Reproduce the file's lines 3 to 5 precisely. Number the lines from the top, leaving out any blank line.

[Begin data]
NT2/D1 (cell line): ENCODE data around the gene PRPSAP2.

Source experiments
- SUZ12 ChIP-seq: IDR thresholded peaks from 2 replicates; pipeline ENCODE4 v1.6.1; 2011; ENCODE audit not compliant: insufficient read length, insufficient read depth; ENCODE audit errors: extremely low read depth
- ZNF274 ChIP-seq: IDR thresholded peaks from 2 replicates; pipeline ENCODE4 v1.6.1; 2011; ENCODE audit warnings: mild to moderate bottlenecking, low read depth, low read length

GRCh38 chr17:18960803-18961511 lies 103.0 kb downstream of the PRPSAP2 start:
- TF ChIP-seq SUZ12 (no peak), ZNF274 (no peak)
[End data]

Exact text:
- SUZ12 ChIP-seq: IDR thresholded peaks from 2 replicates; pipeline ENCODE4 v1.6.1; 2011; ENCODE audit not compliant: insufficient read length, insufficient read depth; ENCODE audit errors: extremely low read depth
- ZNF274 ChIP-seq: IDR thresholded peaks from 2 replicates; pipeline ENCODE4 v1.6.1; 2011; ENCODE audit warnings: mild to moderate bottlenecking, low read depth, low read length

GRCh38 chr17:18960803-18961511 lies 103.0 kb downstream of the PRPSAP2 start: